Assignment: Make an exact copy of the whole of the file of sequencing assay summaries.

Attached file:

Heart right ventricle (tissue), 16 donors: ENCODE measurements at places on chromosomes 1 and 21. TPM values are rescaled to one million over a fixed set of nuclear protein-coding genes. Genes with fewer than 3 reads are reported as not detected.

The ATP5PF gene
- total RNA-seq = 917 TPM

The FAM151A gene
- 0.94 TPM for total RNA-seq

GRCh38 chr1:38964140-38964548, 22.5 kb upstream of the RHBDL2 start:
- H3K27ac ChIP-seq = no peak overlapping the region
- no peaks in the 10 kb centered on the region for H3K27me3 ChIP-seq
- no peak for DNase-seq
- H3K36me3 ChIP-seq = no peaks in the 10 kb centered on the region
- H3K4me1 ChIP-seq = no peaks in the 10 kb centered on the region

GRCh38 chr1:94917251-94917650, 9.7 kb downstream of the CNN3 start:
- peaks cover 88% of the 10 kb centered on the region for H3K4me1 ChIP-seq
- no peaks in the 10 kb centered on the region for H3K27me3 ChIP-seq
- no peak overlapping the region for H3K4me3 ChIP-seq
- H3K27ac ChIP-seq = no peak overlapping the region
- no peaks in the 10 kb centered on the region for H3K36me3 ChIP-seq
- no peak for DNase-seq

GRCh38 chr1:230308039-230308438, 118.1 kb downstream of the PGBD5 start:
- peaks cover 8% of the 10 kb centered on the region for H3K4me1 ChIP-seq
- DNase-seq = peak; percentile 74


Heart right ventricle (tissue), 16 donors: ENCODE measurements at places on chromosomes 1 and 21. TPM values are rescaled to one million over a fixed set of nuclear protein-coding genes. Genes with fewer than 3 reads are reported as not detected.

The ATP5PF gene
- total RNA-seq = 917 TPM

The FAM151A gene
- 0.94 TPM for total RNA-seq

GRCh38 chr1:38964140-38964548, 22.5 kb upstream of the RHBDL2 start:
- H3K27ac ChIP-seq = no peak overlapping the region
- no peaks in the 10 kb centered on the region for H3K27me3 ChIP-seq
- no peak for DNase-seq
- H3K36me3 ChIP-seq = no peaks in the 10 kb centered on the region
- H3K4me1 ChIP-seq = no peaks in the 10 kb centered on the region

GRCh38 chr1:94917251-94917650, 9.7 kb downstream of the CNN3 start:
- peaks cover 88% of the 10 kb centered on the region for H3K4me1 ChIP-seq
- no peaks in the 10 kb centered on the region for H3K27me3 ChIP-seq
- no peak overlapping the region for H3K4me3 ChIP-seq
- H3K27ac ChIP-seq = no peak overlapping the region
- no peaks in the 10 kb centered on the region for H3K36me3 ChIP-seq
- no peak for DNase-seq

GRCh38 chr1:230308039-230308438, 118.1 kb downstream of the PGBD5 start:
- peaks cover 8% of the 10 kb centered on the region for H3K4me1 ChIP-seq
- DNase-seq = peak; percentile 74